If you thought a career in investment banking was just for finance graduates, maths geniuses and quantum physicists, think again. We hear from Chris McCullagh, discussing his professional background and his career at Morgan Stanley.
Geography was always my favourite subject at school, so it made sense to choose an undergraduate course that interested me and that I was good at.
Finance was always on my radar, however, I’d always assumed investment banking was for people with finance or economics degrees and that I didn’t really fit the profile.
After graduating from Queens, Belfast I was offered a role with a retail bank and it was here that I realised that investment banking was actually something that might be open to me. Compared to other areas of finance, I’d heard that investment banking was very meritocratic. As long as you’re driven and willing to work hard, you can move ahead quite quickly, which really appealed to me.
I did some research into Morgan Stanley and saw that they were looking for graduates from a range of different backgrounds, so I decided to apply.
I now work as analyst in the Corporate Loans team. It involves overseeing the loans documentation of the bank’s European clients and a big part of my role is to help monitor cash movements to and from our borrowers.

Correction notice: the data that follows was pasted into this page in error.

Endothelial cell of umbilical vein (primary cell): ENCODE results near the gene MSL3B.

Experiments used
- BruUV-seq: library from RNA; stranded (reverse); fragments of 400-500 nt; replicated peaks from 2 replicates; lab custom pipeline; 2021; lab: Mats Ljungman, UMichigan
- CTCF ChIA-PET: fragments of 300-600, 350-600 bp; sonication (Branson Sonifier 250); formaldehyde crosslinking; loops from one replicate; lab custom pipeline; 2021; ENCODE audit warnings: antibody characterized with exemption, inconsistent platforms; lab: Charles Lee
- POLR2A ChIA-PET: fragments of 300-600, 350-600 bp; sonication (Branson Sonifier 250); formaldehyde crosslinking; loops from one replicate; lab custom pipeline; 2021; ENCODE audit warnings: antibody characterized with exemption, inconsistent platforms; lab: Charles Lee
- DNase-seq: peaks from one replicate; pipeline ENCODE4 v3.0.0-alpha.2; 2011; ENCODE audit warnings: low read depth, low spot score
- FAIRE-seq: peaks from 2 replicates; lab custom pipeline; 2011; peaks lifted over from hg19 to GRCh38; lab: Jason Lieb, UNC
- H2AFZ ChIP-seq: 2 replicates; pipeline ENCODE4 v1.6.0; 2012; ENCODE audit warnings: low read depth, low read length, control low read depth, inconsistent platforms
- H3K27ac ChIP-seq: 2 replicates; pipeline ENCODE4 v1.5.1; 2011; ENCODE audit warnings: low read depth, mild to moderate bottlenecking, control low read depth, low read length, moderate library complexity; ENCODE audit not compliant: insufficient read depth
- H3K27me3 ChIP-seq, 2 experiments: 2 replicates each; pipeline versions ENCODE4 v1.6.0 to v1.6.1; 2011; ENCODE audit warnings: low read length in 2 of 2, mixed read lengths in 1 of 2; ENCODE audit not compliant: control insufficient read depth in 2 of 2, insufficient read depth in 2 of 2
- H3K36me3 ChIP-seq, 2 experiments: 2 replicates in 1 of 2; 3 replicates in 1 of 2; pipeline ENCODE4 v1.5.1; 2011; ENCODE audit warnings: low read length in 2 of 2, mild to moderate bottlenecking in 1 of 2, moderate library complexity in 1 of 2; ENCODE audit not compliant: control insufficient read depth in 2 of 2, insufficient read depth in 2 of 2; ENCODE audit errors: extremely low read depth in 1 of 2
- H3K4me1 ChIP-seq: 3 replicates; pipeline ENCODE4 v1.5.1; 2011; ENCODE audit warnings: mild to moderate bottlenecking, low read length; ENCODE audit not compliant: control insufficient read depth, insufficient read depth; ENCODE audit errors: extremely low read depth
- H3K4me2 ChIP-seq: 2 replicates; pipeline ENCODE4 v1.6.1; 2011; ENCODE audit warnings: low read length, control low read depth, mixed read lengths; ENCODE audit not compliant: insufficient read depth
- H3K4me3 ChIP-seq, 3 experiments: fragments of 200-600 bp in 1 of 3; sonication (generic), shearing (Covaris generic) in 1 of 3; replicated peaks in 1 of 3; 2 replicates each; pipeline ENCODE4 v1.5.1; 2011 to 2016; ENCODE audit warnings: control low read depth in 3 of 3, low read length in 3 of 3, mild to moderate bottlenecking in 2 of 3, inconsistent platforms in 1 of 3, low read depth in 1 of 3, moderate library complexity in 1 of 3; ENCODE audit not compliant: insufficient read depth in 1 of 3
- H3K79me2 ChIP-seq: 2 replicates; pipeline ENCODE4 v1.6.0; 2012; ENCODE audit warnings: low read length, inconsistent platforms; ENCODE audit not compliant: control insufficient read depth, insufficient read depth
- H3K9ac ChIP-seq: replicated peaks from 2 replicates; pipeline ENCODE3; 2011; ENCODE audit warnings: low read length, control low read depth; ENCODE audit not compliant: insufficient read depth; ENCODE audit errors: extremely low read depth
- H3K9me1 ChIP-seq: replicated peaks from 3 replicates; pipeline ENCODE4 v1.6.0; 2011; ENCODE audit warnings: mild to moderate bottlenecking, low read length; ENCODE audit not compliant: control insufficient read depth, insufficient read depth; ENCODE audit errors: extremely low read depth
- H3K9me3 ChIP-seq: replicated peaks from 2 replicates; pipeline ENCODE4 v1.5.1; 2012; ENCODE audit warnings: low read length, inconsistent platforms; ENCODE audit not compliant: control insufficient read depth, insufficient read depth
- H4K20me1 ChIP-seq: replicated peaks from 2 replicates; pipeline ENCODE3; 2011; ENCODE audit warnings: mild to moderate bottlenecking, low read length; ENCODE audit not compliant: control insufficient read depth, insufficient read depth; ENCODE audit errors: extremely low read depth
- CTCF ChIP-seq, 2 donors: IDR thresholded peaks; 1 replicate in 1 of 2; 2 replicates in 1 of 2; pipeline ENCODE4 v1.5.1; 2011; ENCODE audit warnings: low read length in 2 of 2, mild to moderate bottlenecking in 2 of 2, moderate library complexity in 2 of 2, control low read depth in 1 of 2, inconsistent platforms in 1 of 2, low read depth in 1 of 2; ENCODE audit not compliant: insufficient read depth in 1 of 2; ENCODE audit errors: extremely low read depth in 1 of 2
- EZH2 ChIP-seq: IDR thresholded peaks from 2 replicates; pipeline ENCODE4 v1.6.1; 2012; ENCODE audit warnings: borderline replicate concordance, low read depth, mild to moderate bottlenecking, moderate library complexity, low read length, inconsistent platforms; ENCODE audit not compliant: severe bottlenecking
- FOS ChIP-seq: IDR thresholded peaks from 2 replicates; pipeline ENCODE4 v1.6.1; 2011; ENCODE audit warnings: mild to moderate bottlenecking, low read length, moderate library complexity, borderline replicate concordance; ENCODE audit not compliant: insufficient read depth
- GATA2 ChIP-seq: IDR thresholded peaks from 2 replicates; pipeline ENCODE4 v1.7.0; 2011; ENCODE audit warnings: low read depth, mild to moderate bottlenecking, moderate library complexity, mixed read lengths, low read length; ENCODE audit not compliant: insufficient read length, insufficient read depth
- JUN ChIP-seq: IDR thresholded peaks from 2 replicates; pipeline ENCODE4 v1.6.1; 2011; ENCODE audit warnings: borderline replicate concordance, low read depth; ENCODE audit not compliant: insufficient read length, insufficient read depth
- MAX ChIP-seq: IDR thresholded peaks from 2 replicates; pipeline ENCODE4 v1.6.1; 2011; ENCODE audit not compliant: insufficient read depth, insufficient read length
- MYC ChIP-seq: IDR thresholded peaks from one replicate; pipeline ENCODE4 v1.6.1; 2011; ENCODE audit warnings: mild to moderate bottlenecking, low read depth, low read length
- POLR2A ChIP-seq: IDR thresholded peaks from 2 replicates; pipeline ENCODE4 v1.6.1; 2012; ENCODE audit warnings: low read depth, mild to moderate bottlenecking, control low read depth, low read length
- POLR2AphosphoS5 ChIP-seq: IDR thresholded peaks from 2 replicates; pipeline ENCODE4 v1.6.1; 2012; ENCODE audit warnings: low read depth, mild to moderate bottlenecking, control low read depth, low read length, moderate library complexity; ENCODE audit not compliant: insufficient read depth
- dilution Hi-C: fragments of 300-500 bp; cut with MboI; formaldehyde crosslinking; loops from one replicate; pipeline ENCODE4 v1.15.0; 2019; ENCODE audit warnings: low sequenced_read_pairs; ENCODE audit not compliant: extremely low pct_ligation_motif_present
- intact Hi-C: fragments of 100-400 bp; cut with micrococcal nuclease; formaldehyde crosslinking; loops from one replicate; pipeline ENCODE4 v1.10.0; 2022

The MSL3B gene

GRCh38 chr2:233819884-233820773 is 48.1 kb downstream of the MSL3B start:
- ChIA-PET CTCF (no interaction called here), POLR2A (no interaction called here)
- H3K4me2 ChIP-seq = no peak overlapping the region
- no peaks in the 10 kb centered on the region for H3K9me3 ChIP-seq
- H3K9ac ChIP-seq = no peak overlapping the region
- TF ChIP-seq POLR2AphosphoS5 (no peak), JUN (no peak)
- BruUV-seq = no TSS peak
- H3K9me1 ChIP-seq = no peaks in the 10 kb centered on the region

As a geographer, a lot of the work you do at undergraduate level involves analysing and presenting data. This has definitely helped me to make the transition to my current role – there are often big sums of money involved, so I really have to be on the ball and up to speed with everything that’s going on.
As you’d imagine, it’s also a very quantitative process, and involves a lot of work with numbers, which means I’ve had to develop a new area of my skill-set. Make no mistake: it’s been a steep learning curve, but I’ve enjoyed every minute of it so far.
To hear from a Senior Managing Director at Morgan Stanley as to why Humanities are just as relevant as Finance degrees click here.
To learn more about Morgan Stanley and view our opportunities, click here.